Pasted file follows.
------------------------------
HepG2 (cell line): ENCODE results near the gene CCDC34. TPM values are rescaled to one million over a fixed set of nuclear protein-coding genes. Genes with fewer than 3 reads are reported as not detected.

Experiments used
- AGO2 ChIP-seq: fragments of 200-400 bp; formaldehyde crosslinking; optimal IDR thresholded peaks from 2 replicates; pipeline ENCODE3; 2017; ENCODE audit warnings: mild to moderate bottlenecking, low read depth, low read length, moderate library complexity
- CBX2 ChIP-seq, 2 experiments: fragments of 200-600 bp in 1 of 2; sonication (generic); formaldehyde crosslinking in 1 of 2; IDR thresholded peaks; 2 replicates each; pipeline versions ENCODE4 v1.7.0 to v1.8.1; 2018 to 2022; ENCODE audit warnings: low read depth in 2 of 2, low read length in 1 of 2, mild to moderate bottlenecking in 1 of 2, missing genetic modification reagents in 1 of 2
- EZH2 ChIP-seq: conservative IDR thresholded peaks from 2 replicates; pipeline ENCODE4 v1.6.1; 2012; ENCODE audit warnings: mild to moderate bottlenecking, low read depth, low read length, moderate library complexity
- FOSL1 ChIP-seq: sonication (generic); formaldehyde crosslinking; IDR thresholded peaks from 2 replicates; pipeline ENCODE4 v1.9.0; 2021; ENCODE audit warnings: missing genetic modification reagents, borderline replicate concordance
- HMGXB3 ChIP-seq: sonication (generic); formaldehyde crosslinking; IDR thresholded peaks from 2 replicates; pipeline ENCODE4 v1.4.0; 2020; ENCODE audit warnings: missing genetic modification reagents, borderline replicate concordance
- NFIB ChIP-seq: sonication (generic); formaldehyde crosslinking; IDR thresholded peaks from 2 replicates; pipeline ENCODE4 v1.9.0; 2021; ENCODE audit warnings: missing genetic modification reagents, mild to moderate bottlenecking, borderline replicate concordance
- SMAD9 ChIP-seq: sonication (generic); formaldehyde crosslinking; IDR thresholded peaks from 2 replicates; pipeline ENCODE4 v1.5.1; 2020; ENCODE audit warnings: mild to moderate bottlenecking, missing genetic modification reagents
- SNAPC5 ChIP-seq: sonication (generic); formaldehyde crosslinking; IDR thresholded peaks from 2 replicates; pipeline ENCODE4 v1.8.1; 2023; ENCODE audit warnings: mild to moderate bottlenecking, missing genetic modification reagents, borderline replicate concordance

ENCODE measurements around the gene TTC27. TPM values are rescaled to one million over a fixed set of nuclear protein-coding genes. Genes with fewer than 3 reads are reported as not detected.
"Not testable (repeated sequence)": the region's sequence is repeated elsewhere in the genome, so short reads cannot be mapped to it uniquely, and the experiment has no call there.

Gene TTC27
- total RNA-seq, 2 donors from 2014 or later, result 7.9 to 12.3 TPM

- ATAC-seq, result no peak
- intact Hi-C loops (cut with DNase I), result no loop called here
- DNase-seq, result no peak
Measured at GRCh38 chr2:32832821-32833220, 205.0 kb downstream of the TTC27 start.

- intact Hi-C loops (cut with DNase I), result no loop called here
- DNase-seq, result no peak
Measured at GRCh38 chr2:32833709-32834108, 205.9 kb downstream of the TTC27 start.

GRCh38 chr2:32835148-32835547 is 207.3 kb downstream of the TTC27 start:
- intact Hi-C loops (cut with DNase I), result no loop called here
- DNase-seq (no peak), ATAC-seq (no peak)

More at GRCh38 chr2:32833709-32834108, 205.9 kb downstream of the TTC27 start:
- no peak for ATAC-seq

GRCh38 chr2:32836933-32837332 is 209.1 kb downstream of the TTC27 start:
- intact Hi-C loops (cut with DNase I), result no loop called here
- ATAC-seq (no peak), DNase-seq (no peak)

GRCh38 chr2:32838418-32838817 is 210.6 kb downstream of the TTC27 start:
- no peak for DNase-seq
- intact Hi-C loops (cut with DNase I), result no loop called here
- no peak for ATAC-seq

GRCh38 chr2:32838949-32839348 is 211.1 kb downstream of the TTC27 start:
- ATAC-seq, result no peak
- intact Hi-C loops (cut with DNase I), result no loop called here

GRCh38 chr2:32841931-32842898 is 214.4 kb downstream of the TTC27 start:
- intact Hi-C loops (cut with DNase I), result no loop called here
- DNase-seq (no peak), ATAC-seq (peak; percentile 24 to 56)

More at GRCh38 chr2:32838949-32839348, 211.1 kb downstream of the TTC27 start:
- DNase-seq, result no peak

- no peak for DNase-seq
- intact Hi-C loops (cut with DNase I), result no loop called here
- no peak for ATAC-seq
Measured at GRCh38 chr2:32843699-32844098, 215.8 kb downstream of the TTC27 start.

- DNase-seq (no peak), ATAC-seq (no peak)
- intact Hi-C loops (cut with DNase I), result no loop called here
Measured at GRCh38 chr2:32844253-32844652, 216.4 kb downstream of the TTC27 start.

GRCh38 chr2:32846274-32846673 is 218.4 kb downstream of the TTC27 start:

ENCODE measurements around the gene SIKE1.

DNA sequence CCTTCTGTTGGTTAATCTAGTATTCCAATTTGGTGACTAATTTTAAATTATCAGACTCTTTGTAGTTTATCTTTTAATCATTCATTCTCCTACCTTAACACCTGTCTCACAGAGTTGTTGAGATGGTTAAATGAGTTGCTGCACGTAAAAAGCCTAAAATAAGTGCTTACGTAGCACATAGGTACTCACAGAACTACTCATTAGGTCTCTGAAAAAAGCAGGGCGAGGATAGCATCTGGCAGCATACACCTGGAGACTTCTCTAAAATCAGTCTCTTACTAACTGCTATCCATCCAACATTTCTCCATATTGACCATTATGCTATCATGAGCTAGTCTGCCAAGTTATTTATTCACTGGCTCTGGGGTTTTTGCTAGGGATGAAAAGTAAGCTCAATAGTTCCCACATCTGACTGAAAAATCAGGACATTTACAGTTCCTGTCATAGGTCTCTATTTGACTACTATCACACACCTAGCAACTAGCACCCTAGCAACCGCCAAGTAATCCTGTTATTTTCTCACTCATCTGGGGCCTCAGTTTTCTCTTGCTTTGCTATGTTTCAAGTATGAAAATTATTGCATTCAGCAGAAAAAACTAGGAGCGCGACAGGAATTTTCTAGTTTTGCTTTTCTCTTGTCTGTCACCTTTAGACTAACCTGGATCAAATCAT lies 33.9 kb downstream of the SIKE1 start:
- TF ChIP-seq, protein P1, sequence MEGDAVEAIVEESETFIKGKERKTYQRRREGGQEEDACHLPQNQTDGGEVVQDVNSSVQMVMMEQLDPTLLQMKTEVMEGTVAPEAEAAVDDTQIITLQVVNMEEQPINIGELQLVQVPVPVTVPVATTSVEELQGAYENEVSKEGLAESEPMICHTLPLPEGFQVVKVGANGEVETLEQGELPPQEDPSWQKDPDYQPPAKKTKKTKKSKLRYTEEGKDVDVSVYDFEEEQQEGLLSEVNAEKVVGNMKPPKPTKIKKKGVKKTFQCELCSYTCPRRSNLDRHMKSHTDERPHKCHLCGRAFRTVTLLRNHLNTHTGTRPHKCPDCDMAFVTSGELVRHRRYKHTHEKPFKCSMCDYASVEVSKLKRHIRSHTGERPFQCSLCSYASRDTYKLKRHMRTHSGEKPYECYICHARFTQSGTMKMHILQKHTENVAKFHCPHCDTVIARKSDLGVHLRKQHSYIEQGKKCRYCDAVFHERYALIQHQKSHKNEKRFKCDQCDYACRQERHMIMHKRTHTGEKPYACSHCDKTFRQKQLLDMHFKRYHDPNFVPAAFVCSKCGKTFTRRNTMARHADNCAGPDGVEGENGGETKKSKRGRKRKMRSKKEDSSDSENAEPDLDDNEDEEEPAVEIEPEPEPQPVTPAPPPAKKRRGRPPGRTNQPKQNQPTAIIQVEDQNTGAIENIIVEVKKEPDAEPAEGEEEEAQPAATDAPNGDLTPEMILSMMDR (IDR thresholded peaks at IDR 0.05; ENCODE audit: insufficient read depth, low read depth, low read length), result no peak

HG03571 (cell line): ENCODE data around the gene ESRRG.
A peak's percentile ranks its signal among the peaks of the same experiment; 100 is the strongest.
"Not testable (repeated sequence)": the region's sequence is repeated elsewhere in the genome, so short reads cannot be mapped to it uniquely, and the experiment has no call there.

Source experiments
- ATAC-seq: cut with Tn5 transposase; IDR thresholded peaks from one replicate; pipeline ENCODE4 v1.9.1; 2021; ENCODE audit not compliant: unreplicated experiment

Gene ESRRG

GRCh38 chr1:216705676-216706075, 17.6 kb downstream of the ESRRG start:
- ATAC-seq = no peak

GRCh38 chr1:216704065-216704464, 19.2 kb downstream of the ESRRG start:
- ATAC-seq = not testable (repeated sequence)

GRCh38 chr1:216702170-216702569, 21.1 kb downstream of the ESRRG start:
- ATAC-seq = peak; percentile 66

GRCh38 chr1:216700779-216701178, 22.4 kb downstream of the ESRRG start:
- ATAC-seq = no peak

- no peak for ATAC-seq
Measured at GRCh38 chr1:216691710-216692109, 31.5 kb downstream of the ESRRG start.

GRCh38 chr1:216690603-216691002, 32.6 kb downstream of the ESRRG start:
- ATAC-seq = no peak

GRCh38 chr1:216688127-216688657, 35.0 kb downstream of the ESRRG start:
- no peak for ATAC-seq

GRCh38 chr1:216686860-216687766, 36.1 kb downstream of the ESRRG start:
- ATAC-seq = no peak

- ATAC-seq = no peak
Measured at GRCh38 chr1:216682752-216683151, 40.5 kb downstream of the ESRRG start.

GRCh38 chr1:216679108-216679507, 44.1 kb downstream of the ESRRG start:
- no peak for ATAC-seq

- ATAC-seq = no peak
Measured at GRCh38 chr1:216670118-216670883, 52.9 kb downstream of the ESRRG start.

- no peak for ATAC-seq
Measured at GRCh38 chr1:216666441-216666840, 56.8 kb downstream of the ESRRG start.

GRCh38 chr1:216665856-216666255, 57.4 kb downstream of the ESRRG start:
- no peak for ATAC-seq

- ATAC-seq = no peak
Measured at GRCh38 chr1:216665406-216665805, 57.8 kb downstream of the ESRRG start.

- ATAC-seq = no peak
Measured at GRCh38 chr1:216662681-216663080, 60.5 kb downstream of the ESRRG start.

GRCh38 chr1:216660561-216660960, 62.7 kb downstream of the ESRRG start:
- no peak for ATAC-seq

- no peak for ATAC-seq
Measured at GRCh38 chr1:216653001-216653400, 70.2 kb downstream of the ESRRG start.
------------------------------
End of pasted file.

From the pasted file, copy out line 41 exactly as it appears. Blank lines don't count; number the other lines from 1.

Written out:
- DNase-seq, result no peak